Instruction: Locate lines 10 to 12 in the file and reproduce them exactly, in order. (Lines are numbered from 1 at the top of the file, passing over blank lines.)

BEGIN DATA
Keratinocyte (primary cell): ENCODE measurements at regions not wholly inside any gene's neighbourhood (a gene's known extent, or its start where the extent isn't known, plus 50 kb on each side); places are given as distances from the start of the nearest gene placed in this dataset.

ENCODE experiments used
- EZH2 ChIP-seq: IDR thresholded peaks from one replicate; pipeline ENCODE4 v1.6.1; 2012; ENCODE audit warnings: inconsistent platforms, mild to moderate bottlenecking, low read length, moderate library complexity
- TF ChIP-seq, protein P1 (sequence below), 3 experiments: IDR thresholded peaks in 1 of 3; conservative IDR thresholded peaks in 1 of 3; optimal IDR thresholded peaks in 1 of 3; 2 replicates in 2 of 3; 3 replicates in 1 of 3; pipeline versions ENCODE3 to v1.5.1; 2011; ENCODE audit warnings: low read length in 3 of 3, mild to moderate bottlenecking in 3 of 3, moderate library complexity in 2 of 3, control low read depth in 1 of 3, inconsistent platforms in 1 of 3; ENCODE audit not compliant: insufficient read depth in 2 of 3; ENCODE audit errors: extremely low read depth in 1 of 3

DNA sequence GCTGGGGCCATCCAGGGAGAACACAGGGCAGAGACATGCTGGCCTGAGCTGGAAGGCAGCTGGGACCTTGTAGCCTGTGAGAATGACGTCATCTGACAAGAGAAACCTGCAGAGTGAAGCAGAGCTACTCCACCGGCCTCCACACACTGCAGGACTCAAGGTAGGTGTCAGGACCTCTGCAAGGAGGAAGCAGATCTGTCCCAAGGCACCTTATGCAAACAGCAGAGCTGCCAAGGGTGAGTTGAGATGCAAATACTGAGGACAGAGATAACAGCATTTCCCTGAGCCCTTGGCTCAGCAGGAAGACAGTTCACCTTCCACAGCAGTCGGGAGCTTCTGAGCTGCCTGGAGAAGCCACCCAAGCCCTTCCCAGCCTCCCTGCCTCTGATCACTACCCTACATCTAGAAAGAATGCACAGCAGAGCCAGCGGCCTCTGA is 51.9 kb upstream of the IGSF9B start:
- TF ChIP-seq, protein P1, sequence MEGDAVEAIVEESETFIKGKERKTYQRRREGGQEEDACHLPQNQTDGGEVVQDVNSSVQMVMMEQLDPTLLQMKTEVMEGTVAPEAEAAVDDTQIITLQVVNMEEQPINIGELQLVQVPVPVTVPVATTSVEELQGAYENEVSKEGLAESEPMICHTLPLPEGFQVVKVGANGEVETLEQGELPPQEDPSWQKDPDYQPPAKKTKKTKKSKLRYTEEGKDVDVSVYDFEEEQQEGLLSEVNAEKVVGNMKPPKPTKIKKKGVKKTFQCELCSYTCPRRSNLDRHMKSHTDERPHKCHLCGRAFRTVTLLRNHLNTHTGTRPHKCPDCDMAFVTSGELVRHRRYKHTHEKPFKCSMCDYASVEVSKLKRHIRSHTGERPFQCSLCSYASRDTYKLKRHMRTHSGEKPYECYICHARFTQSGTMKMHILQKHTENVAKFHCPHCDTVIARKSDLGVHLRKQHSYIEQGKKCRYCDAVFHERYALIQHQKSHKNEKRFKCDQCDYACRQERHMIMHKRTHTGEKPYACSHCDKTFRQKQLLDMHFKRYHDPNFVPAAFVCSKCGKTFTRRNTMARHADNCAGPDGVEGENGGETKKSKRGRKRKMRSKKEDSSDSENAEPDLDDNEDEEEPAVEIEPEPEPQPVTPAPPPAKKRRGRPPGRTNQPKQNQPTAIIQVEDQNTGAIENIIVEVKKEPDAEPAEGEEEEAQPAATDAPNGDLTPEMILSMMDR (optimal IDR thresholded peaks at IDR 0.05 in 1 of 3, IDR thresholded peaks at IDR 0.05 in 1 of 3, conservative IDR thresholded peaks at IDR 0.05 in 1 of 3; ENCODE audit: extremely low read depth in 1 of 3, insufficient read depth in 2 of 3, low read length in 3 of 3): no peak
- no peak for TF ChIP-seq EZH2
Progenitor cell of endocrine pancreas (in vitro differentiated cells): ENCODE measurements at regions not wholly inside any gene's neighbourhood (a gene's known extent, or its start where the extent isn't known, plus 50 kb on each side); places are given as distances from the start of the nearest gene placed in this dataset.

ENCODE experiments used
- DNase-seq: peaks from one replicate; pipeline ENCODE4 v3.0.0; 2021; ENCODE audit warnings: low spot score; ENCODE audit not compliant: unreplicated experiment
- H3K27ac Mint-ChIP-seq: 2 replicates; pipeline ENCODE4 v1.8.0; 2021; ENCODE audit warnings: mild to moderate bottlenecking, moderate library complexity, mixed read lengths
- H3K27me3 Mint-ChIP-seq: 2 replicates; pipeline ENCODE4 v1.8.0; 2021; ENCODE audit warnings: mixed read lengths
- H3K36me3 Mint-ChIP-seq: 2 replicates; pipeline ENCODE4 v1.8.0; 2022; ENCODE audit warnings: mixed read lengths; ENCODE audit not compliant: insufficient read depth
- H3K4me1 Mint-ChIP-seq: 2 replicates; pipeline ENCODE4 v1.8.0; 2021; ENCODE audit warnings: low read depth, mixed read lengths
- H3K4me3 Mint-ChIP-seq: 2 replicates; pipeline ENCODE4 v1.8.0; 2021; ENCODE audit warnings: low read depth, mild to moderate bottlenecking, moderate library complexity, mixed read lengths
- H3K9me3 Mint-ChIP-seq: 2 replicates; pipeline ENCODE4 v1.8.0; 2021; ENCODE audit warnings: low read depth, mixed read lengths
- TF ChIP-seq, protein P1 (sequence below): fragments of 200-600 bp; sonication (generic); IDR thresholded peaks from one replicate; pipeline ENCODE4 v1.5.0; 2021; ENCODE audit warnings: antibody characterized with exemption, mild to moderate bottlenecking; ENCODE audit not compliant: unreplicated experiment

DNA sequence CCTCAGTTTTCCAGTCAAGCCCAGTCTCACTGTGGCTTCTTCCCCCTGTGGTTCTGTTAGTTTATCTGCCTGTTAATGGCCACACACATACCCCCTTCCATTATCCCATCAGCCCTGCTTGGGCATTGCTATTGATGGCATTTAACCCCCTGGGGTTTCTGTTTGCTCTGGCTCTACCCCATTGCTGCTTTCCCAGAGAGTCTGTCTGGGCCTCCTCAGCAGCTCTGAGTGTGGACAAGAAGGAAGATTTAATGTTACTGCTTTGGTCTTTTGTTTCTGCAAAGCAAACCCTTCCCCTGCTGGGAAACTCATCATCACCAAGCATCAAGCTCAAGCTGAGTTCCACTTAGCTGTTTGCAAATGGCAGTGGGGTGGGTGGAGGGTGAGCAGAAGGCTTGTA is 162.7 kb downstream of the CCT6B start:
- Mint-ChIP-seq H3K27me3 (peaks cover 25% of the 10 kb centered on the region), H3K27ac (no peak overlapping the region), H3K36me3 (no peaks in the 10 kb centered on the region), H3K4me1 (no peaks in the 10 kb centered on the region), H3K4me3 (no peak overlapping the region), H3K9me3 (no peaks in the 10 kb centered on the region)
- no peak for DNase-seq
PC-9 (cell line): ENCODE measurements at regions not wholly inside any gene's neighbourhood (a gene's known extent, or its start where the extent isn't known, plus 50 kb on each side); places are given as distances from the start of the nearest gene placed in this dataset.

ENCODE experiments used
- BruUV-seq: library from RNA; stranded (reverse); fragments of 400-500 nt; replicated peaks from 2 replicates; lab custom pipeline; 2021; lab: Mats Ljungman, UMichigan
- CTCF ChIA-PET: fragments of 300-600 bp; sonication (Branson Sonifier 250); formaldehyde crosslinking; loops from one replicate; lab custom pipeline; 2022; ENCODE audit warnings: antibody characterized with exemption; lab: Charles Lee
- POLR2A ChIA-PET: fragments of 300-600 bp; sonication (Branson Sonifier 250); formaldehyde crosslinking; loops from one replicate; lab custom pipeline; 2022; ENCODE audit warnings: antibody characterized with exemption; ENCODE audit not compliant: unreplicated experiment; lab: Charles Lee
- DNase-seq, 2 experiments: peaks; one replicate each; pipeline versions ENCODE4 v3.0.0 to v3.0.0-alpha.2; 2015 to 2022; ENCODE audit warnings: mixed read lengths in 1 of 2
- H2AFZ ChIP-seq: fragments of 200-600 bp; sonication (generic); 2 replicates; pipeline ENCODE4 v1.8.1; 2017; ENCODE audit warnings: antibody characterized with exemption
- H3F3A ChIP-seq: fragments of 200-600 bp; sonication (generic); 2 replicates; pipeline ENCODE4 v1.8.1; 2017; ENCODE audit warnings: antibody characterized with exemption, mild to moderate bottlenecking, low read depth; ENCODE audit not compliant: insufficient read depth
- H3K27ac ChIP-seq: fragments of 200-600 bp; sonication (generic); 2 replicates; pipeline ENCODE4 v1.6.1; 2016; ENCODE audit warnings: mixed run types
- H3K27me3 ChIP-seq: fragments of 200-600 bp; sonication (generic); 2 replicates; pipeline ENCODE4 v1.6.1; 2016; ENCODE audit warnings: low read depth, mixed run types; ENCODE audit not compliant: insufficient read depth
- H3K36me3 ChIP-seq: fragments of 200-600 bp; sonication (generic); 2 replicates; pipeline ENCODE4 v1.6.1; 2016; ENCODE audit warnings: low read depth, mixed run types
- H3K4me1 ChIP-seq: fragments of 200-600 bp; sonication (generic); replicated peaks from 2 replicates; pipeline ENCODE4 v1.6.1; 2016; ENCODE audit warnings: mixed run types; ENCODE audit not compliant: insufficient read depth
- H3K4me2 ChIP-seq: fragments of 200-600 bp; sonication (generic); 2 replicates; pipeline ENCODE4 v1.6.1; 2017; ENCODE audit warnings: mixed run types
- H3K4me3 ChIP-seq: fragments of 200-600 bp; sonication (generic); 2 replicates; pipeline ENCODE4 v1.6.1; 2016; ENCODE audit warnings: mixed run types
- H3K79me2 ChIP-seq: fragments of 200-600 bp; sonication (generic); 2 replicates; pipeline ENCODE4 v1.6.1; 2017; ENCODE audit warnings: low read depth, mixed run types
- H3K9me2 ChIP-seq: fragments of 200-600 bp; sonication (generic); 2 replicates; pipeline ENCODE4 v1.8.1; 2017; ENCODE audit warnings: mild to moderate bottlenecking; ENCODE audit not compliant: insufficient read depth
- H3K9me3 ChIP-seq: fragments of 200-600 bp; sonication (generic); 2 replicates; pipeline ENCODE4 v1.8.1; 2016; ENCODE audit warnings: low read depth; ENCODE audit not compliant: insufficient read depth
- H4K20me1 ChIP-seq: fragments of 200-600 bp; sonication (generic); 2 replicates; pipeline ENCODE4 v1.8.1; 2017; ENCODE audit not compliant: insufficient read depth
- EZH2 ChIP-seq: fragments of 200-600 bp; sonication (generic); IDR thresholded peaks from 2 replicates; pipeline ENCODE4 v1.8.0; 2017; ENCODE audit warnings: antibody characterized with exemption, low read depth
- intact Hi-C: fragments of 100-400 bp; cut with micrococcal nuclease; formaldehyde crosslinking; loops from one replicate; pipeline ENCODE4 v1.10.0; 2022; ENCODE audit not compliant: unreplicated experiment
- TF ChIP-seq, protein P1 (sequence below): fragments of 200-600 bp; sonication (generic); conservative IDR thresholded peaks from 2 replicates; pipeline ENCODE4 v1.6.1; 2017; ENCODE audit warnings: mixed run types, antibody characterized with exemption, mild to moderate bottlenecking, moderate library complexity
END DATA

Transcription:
- DNase-seq: peaks from one replicate; pipeline ENCODE4 v3.0.0; 2021; ENCODE audit warnings: low spot score; ENCODE audit not compliant: unreplicated experiment
- H3K27ac Mint-ChIP-seq: 2 replicates; pipeline ENCODE4 v1.8.0; 2021; ENCODE audit warnings: mild to moderate bottlenecking, moderate library complexity, mixed read lengths
- H3K27me3 Mint-ChIP-seq: 2 replicates; pipeline ENCODE4 v1.8.0; 2021; ENCODE audit warnings: mixed read lengths